Bloke on the Range videos

I've been watching BoTR's extended family making music

Scary looking bunch. The chick though, I definitely would!
 
As I watched that, I thought "Finns?"

And then "yes . . . . . and gills and webbed feet too, very likely" :thumleft:
They're singing in Russian :)
 
They're singing in Russian :)
No need to be picky!

I only speak four languages, and one of them's Gibberish.

Nor can I help what goes through my mind when I see a gang of half-dressed hillbillies singing furrin ditties whilst thwacking each other with bundles of twigs!
 
 
 
 

gorillaguts981

War Hero
BP pellets. As a quick fix, I took a load of the 50 hole plastic divider plates from .22 boxes and small aluminium plates. I mixed fine BP into a slurry and filled the holes of one divider plate. Scraped off level and put on an aluminium plate. Put on the next plastic divider and repeat. Finally weighted down and set to dry. A quick flex of the divider and small pellets drop out.
 

rampant

LE
Kit Reviewer
Book Reviewer

HE117

LE
BP pellets. As a quick fix, I took a load of the 50 hole plastic divider plates from .22 boxes and small aluminium plates. I mixed fine BP into a slurry and filled the holes of one divider plate. Scraped off level and put on an aluminium plate. Put on the next plastic divider and repeat. Finally weighted down and set to dry. A quick flex of the divider and small pellets drop out.
Yes, but unfortunately that process destroys the physical structure of the gunpowder, which is what gives it its performance. By creating a slurry you undo all the work of the incorporation mill and the corning process.

Originally pebble and prism powder were created by pressing meal powder from the incorporating mill in a huge press to form a solid mass. This was then cut and tumbled to produce pebble powder or pressed into hexagonal blocks for prism powder. The idea was to slow down the burning rate in large calibre guns. This is not what you want in small calibre guns or for testing alcohol..

The powder pellets produced by Dynamit Nobel are actually made from corned powder, pressed together with some sort of binding agent. When the flame from the primer hits them, they break up almost immediately creating a large surface area. Using pebble or prism type pellets would be burning all the way down the barrel, which in an ML Pistol, would be a "bad thing"!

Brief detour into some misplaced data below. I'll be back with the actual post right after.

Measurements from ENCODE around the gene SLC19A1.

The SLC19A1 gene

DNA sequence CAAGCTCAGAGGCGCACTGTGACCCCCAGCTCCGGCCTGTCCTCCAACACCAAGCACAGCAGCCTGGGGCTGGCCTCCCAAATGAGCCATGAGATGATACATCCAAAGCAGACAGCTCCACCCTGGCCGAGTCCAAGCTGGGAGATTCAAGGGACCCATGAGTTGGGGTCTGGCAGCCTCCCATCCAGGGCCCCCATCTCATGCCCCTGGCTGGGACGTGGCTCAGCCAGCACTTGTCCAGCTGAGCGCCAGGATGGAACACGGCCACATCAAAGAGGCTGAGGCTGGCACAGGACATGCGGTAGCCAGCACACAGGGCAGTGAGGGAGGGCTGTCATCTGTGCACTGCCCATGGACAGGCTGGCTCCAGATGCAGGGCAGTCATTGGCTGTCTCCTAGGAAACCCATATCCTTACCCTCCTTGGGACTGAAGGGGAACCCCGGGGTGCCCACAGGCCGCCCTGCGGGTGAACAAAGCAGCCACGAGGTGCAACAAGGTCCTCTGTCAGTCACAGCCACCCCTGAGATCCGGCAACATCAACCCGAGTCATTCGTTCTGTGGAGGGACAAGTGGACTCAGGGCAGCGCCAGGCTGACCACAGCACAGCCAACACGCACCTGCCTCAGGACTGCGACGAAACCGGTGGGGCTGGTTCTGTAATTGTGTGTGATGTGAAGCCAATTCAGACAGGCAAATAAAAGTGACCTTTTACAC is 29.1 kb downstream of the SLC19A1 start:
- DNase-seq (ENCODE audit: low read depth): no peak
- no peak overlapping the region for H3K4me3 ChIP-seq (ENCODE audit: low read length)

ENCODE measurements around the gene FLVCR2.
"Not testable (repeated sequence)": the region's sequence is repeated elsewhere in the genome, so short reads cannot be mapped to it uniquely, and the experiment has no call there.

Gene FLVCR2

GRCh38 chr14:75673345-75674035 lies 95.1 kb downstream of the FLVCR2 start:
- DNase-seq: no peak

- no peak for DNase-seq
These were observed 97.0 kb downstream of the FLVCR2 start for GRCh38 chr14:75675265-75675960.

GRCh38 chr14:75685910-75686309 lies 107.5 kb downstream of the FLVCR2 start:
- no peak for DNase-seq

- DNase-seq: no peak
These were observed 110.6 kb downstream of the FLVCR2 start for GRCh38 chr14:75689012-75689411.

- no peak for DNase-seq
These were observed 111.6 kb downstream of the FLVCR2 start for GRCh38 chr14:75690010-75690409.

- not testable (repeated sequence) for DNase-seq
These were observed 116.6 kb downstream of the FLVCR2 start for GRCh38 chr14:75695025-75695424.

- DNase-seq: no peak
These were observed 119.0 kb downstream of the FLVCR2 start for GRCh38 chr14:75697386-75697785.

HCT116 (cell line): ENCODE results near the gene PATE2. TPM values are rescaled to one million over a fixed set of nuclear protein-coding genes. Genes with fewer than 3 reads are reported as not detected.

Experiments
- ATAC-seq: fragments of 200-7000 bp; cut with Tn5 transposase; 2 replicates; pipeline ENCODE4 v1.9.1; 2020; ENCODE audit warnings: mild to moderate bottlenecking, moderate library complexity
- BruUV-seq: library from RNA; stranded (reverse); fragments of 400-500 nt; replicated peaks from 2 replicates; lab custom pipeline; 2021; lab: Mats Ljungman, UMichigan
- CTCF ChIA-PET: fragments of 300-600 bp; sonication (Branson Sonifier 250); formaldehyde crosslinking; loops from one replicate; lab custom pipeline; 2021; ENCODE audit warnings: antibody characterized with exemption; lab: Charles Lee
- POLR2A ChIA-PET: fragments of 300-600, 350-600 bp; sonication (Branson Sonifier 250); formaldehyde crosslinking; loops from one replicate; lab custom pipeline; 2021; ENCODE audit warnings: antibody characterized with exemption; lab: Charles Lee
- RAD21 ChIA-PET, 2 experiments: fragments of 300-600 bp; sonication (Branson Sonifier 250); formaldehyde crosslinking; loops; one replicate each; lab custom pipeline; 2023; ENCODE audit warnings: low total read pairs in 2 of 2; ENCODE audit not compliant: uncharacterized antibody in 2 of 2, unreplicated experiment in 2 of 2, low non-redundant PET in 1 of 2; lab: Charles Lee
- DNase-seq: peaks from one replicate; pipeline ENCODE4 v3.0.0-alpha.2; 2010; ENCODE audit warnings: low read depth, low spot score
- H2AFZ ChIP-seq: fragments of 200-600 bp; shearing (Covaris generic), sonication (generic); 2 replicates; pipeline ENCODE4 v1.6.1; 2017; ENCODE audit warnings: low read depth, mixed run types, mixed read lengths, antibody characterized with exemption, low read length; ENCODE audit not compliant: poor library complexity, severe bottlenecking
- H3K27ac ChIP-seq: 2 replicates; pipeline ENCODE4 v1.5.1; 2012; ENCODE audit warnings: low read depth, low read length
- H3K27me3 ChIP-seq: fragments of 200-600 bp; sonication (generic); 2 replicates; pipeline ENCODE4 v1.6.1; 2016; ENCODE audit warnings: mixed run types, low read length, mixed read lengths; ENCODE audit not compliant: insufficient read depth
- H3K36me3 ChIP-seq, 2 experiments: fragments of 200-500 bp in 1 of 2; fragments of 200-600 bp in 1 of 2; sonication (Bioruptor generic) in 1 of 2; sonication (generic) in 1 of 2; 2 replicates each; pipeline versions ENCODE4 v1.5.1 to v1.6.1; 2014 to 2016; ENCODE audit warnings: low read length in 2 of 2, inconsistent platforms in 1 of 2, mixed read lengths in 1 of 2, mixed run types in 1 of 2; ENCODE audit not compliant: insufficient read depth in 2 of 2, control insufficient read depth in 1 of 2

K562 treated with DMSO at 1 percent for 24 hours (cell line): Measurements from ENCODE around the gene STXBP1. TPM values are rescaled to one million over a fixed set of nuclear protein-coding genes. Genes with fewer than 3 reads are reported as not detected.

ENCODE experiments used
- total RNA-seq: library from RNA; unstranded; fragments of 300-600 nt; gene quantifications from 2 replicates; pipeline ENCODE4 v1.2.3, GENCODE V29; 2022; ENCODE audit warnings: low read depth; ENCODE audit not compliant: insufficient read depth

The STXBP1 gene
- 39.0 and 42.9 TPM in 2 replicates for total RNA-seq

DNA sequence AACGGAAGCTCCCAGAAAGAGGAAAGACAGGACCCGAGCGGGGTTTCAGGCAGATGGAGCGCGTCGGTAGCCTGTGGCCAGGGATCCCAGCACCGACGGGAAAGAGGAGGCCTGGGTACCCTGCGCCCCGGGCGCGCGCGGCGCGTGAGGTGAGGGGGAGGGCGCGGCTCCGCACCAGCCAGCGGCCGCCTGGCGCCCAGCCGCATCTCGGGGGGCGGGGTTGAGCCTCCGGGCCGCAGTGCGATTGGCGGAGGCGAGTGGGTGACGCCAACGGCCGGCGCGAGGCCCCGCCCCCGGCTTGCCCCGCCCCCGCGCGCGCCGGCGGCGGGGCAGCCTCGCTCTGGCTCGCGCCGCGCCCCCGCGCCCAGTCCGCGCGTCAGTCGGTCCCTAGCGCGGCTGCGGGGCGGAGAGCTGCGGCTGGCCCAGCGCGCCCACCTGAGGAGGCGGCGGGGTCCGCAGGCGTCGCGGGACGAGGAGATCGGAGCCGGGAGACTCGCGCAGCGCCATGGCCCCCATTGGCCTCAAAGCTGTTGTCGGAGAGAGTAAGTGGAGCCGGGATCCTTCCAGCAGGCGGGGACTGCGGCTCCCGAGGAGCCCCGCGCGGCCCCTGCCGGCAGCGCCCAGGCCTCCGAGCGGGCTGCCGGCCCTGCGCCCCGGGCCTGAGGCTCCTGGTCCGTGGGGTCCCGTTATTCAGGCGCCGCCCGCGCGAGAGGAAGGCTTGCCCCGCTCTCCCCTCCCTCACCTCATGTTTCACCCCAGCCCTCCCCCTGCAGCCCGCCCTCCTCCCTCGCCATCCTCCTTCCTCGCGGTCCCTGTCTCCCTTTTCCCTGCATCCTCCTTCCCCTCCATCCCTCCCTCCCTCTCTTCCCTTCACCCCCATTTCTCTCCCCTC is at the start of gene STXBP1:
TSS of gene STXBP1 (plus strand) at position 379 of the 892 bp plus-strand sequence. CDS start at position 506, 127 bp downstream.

You need to find a binding agent that will not break down the corned structure of the BP grains, but be consumed in the ignition event.. possibly hair spray might be worth trying, although I suspect modern versions contain a flame retardant, which would not be helpful... not that I am advocating you actually trying this you understand!
 

gorillaguts981

War Hero
At the time, I only had fine powder which was not suitable for my 11 bore matchlock. The pellets worked OK but as the gun has no sights, accuracy could not be assessed.
 
The Winchester/1911 Combo looked like fun,wonder how it would have gone using an Winchester 1895 instead of the 1873?
I believe the 1895 has a much longer lever throw due to the way the action works, making it slower and more cumbersome to operate. I don't recall if they mention this in the video or not. You would lose a lot of the advantages of having an action which was designed to handle relatively short cartridges.
 

rampant

LE
Kit Reviewer
Book Reviewer
I believe the 1895 has a much longer lever throw due to the way the action works, making it slower and more cumbersome to operate. I don't recall if they mention this in the video or not. You would lose a lot of the advantages of having an action which was designed to handle relatively short cartridges.
Aye, but you have the benefit of faster reloading with the 1895 if you have access to clips, though I think they might have only been available for the Russian manufactured rifles.